Kill The Bad Guy

Kill The Bad Guy

This monochrome game looks and feels as though it has more ambition than it can handle. It has some decent moments but even they come across as pointless and repetitive. Unfortunately, a sleek look and some tongue-in-cheek humour is simply not enough to elevate this game to the status it desires as an intelligent and imaginative slaughter fest. Kill The Bad Guy is an indie puzzle game that revolves around assassinating targets using objects in the environment whilst remaining undiscovered and depicted in a simple, understated artistic design with plenty of dark humour. Though the game suffers from some key issues you’ll still manage to squeeze a few hours of good old fashioned puzzling fun out of it even if it is an incredibly slow starting game. This is a puzzle game that puts you at the heart of revenge murdering individual targets who are more often than not based on real life offenders.

The objective of the game is rather self-explanatory. In each level you must kill a bad guy in various, unusual ways. The game comprises of 60 of these bone shattering, blood splattering levels. For every level there are ways in which you can manipulate objects within the environment to bring about your target's doom. At the start of every level, a fairly amusing profile about your intended victim which tends to include details of their crime and a name that vaguely points towards somebody in real life like ‘KimDotKom’, in reference to Kim Dotcom, or ‘Oscar’, in reference to Oscar Pistorius. After reading your target’s profile you’re then dropped into a white environment with black objects such as cars, ropes hanging on walls, steam vents and pianos that you can pick up, rotate and combine. You’re given very little guidance on what to do from here, except for the first few levels, so instead you have to work out what will kill the target. By selecting dark coloured objects you’re shown a large array of arrows that point to where you can place objects, such as atop buildings or anywhere on the ground. Objects that can be combined are coloured green picking up one of the constituent parts so, in this sense, it’s not particularly challenging to work out what goes with what.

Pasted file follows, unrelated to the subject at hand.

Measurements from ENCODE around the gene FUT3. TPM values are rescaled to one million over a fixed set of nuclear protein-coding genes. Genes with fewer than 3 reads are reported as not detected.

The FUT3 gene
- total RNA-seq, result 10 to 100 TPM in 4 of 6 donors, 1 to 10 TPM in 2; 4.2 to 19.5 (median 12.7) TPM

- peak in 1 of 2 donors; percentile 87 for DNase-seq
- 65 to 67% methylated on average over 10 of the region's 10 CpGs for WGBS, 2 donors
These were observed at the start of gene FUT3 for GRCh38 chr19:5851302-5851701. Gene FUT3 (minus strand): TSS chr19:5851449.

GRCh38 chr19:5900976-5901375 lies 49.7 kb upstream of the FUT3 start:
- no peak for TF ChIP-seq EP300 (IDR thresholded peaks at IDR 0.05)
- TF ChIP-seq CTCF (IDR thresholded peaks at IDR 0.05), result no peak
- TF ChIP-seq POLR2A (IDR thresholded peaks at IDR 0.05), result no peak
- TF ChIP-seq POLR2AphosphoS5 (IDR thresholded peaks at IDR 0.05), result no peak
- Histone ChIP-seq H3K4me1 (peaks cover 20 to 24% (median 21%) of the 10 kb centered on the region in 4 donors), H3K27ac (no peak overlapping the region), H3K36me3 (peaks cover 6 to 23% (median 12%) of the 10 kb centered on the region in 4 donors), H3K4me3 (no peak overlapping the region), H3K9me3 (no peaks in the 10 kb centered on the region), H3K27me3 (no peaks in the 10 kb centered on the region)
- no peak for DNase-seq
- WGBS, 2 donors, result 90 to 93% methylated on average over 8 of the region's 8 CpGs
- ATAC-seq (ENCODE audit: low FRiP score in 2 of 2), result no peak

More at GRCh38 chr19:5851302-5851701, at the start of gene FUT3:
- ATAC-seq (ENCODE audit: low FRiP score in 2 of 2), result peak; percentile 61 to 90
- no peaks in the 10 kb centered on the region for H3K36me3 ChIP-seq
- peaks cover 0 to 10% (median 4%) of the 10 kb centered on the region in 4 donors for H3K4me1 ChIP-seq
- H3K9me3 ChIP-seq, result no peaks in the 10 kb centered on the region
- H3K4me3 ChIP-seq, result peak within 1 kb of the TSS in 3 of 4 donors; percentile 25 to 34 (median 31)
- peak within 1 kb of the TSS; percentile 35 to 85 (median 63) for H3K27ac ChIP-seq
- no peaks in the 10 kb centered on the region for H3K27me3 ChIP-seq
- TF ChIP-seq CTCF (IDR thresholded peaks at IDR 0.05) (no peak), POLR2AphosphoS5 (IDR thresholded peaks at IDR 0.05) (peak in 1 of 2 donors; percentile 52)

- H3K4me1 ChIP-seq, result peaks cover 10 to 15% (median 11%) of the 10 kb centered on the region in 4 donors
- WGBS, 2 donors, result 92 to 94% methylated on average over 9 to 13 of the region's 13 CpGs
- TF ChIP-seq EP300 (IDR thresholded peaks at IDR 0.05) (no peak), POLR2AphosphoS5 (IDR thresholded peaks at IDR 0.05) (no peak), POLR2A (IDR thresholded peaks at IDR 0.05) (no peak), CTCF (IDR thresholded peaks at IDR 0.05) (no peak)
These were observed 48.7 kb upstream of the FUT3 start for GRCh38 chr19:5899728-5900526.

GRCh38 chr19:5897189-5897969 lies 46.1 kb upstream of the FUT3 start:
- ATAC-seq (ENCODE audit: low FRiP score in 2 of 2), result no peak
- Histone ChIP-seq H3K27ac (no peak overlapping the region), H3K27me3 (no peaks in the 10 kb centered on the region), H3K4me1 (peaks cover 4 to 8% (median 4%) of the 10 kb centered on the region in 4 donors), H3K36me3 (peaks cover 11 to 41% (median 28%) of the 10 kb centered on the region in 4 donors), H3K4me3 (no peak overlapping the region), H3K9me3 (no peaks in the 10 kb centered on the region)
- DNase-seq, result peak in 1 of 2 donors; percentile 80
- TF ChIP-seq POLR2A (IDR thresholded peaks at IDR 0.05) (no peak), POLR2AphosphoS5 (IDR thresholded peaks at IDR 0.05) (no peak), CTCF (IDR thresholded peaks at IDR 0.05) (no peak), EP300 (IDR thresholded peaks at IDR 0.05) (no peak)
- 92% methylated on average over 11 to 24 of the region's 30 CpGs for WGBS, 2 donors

There are very few controls other than picking up, rotating and combining items but after you have managed to pull off your mission,  camera controls allow for a cinematic execution of the target. The camera can switch angles to get the best shot but it does come across as a rather pointless feature. During actual gameplay you can, rather helpfully, pause the game and look around the area but objects cannot be manipulated meaning that, when you decide what you’re going to do, you need to do it quickly. This is fairly useful in later levels because there are usually so many elements to contend with that a moment of quiet is necessary to figure out what you’re going to do. Assassination is not a matter of strapping a spear to a glorified slingshot and flinging it halfway across the map into the poor sod’s chest though, oh no, you have CCTV and the police to be concerned about. The real challenge of the game comes with doing everything undetected as these obstacles, and later on bodyguards, all have lines of sight. If you’re caught doing any of your dastardly assassinations then its mission failed only to try again but with less probability of your assignment being plastered all over YouTube.